By Ron Fassler . . .

Boasting collective Tonys and Pulitzer Prizes among its high-end creative team, The Visitor, just opened at the Public Theatre, is a beautifully crafted musical that, though small, is mighty. Based on the 2007 film of the same name, it stays faithful to its source finding natural ways to introduce songs and still remain true to its dramatic intent without straying into quaintness, something often difficult in a musicalization for the stage.

Tom McCarthy’s original screenplay is adapted by playwright Kwame Kwei-Armah and lyricist Brian Yorkey, who wrote the score with Tom Kitt. Though the pair have worked with others on occasion, together they have written the challenging musicals Next to Normal and If/Then. With The Visitor they have found a delicate balance between sadness and uplift to create a vibrant score. You know you’re in the presence of something significant when you start imagining, while still in the theatre, what it will be like to listen to a show’s original cast album. Daniel Sullivan has directed the original productions of four Pulitzer Prize winning plays in his long and distinguished career, rarely associated with musicals. Now at age eighty-one, he clearly demonstrates that he can stage a fully realized musical with the best of them. The show is effortlessly paced, without a dull moment in its intermissionless, ninety-minute running time and the cast is an ensemble of prodigious talent.

Jacqueline Antaramian and David Hyde Pierce

The Visitor’s story concerns a college economics professor, long running on fumes, who is in a state of genuine depression. Recently widowed and childless, he is bored with the classes he’s been teaching for twenty years and procrastinating on a book he seemingly doesn’t want to write. When a conference in New York City forces him to leave his cloistered existence in Connecticut for a weekend, he visits his apartment of many years; one that appears to have too many memories of his dead wife for his own comfort. He is shocked to find that through a series of circumstances that are never fully explained, someone named Ivan has somehow sublet Walter’s place to a young unmarried couple, Tarek and Zainab, who are Syrian and Senegalese, respectively. Out of this confusion, an agreement is reached to at least allow the couple (who have no place to go) to spend the night till things can be settled. One night becomes two, and they wind up accepting an offer from Walter to co-exist in the apartment for a time. Then slowly, by power of his winning personality, Tarek charms the taciturn Walter, who in turn, becomes intrigued by the young man’s connection to his drums and love of music, something long buried in Walter (most probably having to do with his wife). An important new character (Tarek’s mother) is introduced late in the proceedings and the ever-increasing issue of immigration and deportation become tools upon which a wider portrait is painted.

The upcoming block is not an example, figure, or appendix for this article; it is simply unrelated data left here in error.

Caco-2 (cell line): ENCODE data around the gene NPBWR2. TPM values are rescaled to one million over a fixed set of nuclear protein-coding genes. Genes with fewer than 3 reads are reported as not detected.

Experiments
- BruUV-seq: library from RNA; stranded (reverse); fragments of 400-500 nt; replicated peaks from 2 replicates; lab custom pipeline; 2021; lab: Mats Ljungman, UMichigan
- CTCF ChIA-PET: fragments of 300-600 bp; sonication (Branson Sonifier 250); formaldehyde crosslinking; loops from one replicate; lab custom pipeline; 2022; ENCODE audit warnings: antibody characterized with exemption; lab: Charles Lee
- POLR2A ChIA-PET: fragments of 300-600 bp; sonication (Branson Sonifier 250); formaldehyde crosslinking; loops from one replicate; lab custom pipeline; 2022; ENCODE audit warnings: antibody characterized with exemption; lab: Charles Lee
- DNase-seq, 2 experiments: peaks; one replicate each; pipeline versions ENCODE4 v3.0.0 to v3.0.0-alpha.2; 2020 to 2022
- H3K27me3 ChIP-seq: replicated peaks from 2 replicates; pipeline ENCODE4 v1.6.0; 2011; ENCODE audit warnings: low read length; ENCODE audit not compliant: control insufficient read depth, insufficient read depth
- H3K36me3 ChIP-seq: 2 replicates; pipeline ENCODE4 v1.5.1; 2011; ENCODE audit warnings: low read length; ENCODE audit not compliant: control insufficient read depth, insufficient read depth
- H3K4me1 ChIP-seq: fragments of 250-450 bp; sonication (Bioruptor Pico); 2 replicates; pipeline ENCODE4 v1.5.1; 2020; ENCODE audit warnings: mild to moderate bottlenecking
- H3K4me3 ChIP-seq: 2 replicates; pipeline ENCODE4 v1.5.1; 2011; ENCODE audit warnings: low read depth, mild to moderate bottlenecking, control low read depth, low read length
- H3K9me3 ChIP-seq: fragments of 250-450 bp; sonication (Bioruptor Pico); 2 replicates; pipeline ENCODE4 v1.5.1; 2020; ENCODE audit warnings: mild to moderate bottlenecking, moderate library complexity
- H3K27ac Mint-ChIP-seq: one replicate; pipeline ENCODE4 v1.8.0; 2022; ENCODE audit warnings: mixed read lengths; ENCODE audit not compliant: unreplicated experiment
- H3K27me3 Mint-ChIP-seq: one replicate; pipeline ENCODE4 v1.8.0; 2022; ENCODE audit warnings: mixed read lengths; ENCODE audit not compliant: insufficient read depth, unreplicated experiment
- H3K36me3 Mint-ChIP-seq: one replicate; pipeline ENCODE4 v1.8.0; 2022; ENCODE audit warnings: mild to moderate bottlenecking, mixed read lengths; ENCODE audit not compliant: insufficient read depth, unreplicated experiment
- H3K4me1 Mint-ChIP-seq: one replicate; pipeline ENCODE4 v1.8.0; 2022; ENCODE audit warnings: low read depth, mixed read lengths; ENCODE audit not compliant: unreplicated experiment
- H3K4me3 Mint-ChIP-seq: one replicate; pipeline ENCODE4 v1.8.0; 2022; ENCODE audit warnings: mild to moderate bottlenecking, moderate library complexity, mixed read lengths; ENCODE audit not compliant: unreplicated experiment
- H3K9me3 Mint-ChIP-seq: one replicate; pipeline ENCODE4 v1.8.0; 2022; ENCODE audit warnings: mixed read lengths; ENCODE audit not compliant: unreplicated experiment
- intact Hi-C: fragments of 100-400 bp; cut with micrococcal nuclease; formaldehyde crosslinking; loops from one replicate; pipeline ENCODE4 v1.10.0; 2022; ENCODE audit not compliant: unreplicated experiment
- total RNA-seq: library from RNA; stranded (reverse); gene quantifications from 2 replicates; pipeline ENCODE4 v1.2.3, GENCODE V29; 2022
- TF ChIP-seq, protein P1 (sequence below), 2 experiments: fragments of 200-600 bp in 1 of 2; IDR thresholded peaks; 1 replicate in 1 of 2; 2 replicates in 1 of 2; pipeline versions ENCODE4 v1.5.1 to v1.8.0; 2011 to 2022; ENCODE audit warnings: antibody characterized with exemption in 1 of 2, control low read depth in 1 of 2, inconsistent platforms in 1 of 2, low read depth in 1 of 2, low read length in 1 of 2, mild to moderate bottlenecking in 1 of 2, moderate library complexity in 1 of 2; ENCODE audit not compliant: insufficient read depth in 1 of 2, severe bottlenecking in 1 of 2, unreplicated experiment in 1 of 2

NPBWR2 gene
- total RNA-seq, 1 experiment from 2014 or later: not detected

Due to “creative differences” the Tony Award winning Ari’el Stachel (The Band’s Visit) left the show during previews, replaced with his understudy, Ahmad Maksoud, who does a lovely job. A fine singer, a strong presence, and a wonderful actor, he delivers everything the role requires. As his girlfriend, Alysha Deslorieux, is uncompromising in playing a suspicious and wounded young woman. When she finally melts a tiny bit in a beautiful duet titled “Lady Liberty” that she sings with Jacqueline Antaramian as Tarek’s mother, Mouna, it’s extremely moving. And as for Antaramian’s sublime performance, this might be a breakout role for this longtime stage actress. The rest of the cast, which total a dozen (all playing multiple parts), make for an impressive ensemble. Credit where credit is due to Robert Ariza, Anthony Chan, Delius Doherty, C.K. Edwards, Sean Ewing, Will Erat, Brandon Espinoza, Marla Louissaint, Dimitri Joseph Moïse, Takafumi Nikaido, Paul Pontrelli and Katie Terza.

David Hyde Pierce and Ahmad Maksoud

Then there’s David Hyde Pierce. Slowly, building bit by bit, we see his Walter Vale emerge as if from a haze; his fogged mind and body forming clarity. With his rigidity imperceptibly softening as the drama unfolds, Pierce seems to grow an inch or two taller, his spine becoming straighter, literally and figuratively. It is so gradual as to appear in slow motion photography. Those only familiar his television work may be surprised at what an accomplished stage actor he is. But since his Broadway debut in 1982’ in Beyond Therapy, he’s provided solid game to everything he plays.

Sets by the always reliable David Zinn are first-rate as are the worn-in costumes by Toni-Leslie James and the appropriately moody lighting by Japhy Weideman is highly effective. Lorin Latarro’s choreography felt organic to the piece and offered some stirring numbers, especially in one or two where the drumming, essential to the heartbeat of the show, is showcased.

With winter approaching, a visit to The Visitor will warm your spirit, fill your ears with a soulful score and provide a surplus of acting to remember. And if like A Chorus Line and Hamilton, it too moves from the Public to Broadway for a long run, you may want to see it in the intimate setting of the 299-seat Newman Theatre (where both those shows began) as soon as you can.

The Visitor is now at the Public Theatre, 425 Lafayette Street, NYC, scheduled through December 5.

Photos by Joan Marcus